The Unmet Needs of Women Living with Cancer in Community Setting: A Professional Concern

Ni Putu Wulan Purnama Sari


Background: In the community of Surabaya, the 2nd largest city of Indonesia, women living with cancer are mostly the long-term survivors of advanced-stage cervical cancer, but the number of women living with breast cancer cannot be ignored. There were various physical and psychological problems related to the total suffering and worsening phenomena. The limited resources available in the community have led to various levels of unmet needs in their perspective. This study aimed to analyze and describe the unmet needs of female cancer survivors in the community of Surabaya.


Methods: This descriptive study involved five Public Health Centers (PHCs) among 63 PHCs in Surabaya (7.94%), Indonesia, which were selected by one-stage cluster random sampling. There were 41 and 40 women living with breast and cervical cancers, respectively, participating in this study (n = 81). The Supportive Care Needs Survey – Short Form 34 (SCNS-SF34) was used to collect the data of unmet needs (r = 0.234 – 0.821; Chronbach Alpha = 0.939). Descriptive statistic was used in data analysis (frequency, Mean, and Standard Deviation). Ethical clearance was issued.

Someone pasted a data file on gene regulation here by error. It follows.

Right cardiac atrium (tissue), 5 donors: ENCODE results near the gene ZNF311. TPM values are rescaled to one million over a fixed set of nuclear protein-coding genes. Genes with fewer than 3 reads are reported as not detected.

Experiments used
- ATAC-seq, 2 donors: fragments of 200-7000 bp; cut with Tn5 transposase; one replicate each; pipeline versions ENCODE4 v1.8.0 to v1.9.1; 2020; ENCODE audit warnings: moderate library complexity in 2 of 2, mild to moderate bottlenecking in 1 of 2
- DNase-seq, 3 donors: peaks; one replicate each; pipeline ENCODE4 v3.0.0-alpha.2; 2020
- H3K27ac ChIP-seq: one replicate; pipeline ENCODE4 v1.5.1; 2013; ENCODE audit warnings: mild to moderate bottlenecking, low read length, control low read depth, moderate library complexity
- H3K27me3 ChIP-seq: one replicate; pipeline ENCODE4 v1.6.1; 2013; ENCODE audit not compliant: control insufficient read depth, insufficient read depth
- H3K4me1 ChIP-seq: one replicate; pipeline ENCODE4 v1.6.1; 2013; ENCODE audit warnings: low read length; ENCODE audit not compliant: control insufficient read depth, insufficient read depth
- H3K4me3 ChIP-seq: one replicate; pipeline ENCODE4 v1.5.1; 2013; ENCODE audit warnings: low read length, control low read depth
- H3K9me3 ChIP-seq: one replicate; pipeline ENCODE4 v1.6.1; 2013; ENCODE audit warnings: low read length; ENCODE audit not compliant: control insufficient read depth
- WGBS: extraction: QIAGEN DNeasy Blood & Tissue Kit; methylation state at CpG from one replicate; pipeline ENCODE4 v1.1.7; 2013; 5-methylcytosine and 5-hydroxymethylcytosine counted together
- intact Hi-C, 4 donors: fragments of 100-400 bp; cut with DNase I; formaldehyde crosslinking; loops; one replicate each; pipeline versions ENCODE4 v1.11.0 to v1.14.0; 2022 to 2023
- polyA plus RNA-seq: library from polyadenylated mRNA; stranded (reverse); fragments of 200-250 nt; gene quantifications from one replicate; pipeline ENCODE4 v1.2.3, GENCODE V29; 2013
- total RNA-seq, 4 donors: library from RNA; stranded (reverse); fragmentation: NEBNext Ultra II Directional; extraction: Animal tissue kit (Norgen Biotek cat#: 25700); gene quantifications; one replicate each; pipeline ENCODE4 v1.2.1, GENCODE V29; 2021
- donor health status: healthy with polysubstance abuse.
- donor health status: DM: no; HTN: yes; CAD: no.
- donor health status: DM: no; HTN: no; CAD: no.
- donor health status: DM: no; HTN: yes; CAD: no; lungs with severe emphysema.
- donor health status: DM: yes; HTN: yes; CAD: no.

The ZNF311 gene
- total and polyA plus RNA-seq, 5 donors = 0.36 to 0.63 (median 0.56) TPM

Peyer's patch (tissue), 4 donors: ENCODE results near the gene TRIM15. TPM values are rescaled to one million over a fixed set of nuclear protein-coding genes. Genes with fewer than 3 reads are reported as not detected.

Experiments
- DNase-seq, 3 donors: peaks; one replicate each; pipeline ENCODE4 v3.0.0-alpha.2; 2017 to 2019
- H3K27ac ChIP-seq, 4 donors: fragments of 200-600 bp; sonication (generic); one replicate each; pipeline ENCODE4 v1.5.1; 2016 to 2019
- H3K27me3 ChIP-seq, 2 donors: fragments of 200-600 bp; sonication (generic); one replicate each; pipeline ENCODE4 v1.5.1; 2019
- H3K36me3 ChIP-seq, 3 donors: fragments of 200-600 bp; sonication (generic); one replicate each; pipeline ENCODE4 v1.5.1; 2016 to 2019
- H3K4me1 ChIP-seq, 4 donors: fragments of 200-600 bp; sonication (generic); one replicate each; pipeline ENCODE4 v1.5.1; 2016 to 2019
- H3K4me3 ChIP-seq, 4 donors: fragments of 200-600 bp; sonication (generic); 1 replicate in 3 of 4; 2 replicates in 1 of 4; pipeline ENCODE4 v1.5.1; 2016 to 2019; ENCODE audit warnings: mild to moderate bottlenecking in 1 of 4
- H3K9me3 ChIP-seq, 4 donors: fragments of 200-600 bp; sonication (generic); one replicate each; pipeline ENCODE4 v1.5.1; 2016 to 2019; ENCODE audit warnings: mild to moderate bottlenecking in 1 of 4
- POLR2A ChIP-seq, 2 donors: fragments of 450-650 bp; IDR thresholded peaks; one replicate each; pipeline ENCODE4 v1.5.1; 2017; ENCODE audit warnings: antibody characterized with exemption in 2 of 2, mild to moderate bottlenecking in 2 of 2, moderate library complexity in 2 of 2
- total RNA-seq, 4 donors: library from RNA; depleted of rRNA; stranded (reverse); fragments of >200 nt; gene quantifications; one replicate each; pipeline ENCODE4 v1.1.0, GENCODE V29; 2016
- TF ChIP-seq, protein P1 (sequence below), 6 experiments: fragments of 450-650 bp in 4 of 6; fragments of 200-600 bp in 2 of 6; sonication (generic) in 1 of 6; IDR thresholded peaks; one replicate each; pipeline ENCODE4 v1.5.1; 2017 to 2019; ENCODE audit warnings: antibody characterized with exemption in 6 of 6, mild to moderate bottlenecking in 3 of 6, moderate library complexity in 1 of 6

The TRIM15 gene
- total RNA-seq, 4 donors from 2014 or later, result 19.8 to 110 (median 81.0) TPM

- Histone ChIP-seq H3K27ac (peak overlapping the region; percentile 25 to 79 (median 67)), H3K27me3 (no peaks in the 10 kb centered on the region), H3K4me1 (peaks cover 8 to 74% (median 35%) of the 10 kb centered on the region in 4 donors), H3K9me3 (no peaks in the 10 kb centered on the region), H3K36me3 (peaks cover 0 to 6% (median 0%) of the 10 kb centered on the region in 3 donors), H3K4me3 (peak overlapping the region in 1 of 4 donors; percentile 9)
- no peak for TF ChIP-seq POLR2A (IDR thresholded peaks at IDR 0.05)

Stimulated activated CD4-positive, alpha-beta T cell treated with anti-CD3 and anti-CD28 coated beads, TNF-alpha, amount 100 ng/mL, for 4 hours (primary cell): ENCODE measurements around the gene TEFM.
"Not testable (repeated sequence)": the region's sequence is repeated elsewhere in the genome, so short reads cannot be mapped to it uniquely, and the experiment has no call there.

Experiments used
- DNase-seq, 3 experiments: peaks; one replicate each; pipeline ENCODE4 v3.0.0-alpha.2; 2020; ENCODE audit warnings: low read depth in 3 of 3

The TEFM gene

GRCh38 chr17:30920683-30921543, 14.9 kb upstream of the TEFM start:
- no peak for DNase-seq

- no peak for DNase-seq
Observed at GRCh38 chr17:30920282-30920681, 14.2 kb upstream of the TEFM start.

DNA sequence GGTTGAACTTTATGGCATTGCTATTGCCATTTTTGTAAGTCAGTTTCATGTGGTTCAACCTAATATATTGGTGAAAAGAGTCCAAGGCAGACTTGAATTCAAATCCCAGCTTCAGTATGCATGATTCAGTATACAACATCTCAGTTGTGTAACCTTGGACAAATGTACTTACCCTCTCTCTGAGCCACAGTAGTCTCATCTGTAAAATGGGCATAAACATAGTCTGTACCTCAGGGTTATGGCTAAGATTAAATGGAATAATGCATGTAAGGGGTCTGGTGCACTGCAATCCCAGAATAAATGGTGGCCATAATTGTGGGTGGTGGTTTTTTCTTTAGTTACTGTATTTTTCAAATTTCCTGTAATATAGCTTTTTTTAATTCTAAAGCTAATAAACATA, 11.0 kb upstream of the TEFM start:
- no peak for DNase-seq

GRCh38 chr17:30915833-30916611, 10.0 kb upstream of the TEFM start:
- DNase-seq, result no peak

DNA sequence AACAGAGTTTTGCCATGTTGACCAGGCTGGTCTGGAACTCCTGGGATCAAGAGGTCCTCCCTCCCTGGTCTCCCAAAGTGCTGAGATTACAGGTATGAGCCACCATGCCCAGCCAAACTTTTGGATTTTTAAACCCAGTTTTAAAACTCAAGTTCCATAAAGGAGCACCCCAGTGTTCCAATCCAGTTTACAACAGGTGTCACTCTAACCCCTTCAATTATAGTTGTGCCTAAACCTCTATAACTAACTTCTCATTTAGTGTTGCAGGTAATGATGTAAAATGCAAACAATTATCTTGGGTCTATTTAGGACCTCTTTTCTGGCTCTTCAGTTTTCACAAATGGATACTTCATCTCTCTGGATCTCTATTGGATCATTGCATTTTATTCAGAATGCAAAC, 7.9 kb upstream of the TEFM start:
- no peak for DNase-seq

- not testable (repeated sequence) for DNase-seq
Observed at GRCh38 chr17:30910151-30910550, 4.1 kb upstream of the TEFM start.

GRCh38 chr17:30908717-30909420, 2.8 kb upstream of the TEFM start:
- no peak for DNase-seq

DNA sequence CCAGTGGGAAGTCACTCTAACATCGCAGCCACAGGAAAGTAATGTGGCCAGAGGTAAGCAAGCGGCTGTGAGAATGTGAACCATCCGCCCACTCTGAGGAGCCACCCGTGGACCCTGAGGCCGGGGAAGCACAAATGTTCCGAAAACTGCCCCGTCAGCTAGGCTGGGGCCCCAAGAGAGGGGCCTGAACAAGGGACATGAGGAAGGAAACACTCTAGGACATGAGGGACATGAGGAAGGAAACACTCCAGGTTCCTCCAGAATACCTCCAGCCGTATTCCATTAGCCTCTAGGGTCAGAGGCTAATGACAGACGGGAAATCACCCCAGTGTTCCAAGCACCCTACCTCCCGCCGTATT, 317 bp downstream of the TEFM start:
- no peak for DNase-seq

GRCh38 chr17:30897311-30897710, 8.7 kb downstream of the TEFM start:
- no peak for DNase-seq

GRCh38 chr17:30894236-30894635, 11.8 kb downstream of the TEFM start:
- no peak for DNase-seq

Results: Most respondents were late adult married women with low socioeconomic status. They were mostly short-term survivors and already had surgery. Most of them reported a moderate level of unmet needs (Mean ± SD = 109.30 ± 27.66). Health system and information needs became their top priorities (45.75), followed by patient care and support needs (37.89), physical and daily function needs (32.20), psychological needs (31.11), and sexuality needs (22.00). There were 9.88% of respondents who reported that there were no unmet needs.


Conclusions: Female cancer survivors in the community reported a moderate level of unmet needs. Health system and information needs were the most reported unmet needs


breast cancer, cancer survivor, cervical cancer, health system, information needs, unmet needs


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DOI: 10.33371/ijoc.v16i1.816

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